Attorney General Jim Hood is looking to clamp down on price-gouging gas station owners who he feels may be taking advantage of consumers during hurricanes, The Sun Herald in Mississippi reported.
It’s against the law to take advantage of a state of emergency by hiking up prices, but Hood discovered before Gustav hit that some gas stations were getting around the law by raising prices ahead of the governor’s emergency declaration, the newspaper reported.
Gov. Haley Barbour declared a state of emergency last Thursday, in advance of Gustav’s landfall.
"We sent people out down there Wednesday," Hood said, "and we saw where prices shot up some places as much as 32 cents a gallon." Hood said his office has reviewed the laws and found no way to charge the offenders. “They anticipated the state of emergency coming in and they jacked their prices up.”
As a result, the newspaper said, Hood plans to propose the same law his office proposed to the Legislature before Katrina, which would allow the Attorney General to declare a state of emergency only for the purpose of enforcing price-gouging laws and preserve the governor’s authority to declare the overall state of emergency needed to deploy resources, seek federal assistance, and streamline local government response.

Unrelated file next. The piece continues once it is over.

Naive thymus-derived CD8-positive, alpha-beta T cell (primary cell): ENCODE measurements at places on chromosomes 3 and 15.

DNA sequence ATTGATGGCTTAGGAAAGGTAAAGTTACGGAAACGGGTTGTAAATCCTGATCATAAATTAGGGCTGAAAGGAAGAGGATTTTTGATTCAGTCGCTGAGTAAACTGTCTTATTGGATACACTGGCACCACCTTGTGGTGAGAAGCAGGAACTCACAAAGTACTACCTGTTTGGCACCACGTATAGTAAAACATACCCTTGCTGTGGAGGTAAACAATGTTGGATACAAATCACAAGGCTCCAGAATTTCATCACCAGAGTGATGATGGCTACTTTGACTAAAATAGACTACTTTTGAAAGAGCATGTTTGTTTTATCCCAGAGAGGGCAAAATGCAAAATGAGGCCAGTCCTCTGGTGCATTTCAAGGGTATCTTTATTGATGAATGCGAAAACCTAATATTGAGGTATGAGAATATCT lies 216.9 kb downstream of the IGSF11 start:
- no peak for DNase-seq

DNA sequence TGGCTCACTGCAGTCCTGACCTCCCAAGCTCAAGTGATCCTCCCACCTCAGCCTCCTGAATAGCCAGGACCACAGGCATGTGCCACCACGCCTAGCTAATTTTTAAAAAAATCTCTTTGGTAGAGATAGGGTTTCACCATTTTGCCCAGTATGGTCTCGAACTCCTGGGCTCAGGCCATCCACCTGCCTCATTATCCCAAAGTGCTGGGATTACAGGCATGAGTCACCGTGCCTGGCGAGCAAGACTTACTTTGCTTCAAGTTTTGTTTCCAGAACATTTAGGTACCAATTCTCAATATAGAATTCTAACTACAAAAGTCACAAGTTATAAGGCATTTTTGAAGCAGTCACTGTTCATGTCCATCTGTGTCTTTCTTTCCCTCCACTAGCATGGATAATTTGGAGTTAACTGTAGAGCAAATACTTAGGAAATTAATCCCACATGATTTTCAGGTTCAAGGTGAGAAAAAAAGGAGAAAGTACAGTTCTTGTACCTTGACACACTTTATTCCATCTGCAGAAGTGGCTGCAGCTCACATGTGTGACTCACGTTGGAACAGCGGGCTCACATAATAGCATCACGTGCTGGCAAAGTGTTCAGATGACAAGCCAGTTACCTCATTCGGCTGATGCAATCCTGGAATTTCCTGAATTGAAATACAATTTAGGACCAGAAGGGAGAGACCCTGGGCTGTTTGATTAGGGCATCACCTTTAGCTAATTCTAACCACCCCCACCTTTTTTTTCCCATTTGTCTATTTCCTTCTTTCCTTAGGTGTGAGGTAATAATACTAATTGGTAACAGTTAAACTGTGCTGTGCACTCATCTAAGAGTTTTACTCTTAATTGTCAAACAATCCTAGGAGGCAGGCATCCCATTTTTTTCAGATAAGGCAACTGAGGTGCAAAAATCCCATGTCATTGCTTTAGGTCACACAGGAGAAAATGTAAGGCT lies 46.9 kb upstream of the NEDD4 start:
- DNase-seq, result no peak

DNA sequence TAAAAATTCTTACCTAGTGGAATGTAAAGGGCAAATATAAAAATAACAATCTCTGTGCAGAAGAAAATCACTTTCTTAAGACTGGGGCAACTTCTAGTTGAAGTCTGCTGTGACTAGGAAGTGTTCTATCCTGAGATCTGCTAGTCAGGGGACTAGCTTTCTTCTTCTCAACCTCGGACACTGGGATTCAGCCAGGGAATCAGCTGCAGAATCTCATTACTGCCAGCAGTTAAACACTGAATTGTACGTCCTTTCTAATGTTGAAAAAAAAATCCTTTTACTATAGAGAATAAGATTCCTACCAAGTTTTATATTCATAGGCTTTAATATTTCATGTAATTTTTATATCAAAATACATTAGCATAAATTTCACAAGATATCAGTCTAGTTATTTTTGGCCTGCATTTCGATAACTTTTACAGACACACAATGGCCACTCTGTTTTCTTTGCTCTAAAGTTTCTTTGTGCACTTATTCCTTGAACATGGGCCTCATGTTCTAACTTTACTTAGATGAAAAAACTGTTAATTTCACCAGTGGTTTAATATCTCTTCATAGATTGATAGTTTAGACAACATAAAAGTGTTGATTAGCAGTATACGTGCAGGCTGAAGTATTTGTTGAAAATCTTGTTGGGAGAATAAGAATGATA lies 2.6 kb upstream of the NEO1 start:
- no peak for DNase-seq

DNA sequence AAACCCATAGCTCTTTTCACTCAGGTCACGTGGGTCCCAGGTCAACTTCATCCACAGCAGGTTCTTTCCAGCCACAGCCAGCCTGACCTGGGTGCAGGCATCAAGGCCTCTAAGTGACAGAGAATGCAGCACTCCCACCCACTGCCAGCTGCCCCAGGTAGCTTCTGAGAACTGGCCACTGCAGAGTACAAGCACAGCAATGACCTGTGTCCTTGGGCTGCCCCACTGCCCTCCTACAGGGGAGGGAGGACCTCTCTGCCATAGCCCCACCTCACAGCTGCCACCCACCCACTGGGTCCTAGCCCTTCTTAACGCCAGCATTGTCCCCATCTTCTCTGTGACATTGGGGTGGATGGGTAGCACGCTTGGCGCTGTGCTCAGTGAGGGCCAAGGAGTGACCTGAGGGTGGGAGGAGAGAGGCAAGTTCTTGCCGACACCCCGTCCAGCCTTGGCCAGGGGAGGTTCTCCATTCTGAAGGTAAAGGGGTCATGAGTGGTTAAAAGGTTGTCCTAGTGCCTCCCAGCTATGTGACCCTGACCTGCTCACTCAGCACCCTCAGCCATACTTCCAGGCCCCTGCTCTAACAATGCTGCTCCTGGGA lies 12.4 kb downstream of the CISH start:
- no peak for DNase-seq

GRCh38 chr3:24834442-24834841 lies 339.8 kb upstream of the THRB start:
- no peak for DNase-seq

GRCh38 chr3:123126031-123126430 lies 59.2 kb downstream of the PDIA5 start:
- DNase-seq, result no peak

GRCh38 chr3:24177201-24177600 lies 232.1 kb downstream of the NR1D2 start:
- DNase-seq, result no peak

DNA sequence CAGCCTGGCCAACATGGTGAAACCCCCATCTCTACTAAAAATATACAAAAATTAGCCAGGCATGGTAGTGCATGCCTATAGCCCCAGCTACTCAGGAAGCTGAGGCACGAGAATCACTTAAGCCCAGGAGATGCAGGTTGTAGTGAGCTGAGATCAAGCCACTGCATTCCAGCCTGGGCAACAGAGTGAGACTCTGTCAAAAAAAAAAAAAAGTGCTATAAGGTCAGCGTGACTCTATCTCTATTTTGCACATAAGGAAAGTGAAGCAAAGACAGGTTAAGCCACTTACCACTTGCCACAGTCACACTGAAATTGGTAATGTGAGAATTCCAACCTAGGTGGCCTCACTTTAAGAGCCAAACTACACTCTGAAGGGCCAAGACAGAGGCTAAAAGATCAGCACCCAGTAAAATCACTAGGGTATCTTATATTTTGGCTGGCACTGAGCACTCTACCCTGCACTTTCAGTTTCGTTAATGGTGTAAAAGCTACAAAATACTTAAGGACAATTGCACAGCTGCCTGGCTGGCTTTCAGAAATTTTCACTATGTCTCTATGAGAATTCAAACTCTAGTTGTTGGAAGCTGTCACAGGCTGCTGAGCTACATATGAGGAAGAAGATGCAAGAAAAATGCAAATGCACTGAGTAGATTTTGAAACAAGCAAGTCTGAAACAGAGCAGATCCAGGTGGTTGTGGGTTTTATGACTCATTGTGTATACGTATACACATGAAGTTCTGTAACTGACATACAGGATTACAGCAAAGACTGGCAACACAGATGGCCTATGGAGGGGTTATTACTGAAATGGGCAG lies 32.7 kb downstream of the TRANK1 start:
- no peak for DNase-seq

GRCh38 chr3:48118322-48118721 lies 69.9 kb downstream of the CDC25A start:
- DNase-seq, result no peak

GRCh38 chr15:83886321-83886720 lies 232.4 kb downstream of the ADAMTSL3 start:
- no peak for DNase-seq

The current law also limits price-gouging enforcement to counties covered by the emergency, which means business owners in other parts of the state can take advantage of evacuees. Hood has previously said a price-gouging state of emergency would apply statewide.